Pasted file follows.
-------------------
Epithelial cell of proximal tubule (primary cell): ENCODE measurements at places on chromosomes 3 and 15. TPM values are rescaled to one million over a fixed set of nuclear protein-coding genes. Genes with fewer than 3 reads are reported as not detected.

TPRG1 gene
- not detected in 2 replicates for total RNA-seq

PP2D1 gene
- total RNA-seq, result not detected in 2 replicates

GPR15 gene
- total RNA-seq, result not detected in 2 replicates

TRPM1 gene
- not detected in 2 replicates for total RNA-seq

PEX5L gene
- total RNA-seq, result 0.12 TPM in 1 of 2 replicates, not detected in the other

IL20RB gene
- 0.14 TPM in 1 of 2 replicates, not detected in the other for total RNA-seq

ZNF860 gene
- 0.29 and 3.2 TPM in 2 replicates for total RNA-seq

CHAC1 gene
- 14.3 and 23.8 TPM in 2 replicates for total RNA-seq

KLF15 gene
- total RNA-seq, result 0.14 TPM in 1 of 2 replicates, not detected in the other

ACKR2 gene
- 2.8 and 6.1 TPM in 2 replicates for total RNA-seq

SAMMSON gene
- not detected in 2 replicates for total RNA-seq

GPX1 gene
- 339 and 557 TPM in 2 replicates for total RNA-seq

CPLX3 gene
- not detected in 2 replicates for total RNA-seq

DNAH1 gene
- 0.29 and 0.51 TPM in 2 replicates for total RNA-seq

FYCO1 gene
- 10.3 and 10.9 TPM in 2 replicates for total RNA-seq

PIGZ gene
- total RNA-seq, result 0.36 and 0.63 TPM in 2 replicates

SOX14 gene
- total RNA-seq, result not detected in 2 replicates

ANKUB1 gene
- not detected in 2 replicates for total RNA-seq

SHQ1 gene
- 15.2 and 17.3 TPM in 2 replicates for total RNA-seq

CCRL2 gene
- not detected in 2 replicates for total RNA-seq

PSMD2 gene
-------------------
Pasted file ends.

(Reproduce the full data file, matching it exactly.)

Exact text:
Epithelial cell of proximal tubule (primary cell): ENCODE measurements at places on chromosomes 3 and 15. TPM values are rescaled to one million over a fixed set of nuclear protein-coding genes. Genes with fewer than 3 reads are reported as not detected.

TPRG1 gene
- not detected in 2 replicates for total RNA-seq

PP2D1 gene
- total RNA-seq, result not detected in 2 replicates

GPR15 gene
- total RNA-seq, result not detected in 2 replicates

TRPM1 gene
- not detected in 2 replicates for total RNA-seq

PEX5L gene
- total RNA-seq, result 0.12 TPM in 1 of 2 replicates, not detected in the other

IL20RB gene
- 0.14 TPM in 1 of 2 replicates, not detected in the other for total RNA-seq

ZNF860 gene
- 0.29 and 3.2 TPM in 2 replicates for total RNA-seq

CHAC1 gene
- 14.3 and 23.8 TPM in 2 replicates for total RNA-seq

KLF15 gene
- total RNA-seq, result 0.14 TPM in 1 of 2 replicates, not detected in the other

ACKR2 gene
- 2.8 and 6.1 TPM in 2 replicates for total RNA-seq

SAMMSON gene
- not detected in 2 replicates for total RNA-seq

GPX1 gene
- 339 and 557 TPM in 2 replicates for total RNA-seq

CPLX3 gene
- not detected in 2 replicates for total RNA-seq

DNAH1 gene
- 0.29 and 0.51 TPM in 2 replicates for total RNA-seq

FYCO1 gene
- 10.3 and 10.9 TPM in 2 replicates for total RNA-seq

PIGZ gene
- total RNA-seq, result 0.36 and 0.63 TPM in 2 replicates

SOX14 gene
- total RNA-seq, result not detected in 2 replicates

ANKUB1 gene
- not detected in 2 replicates for total RNA-seq

SHQ1 gene
- 15.2 and 17.3 TPM in 2 replicates for total RNA-seq

CCRL2 gene
- not detected in 2 replicates for total RNA-seq

PSMD2 gene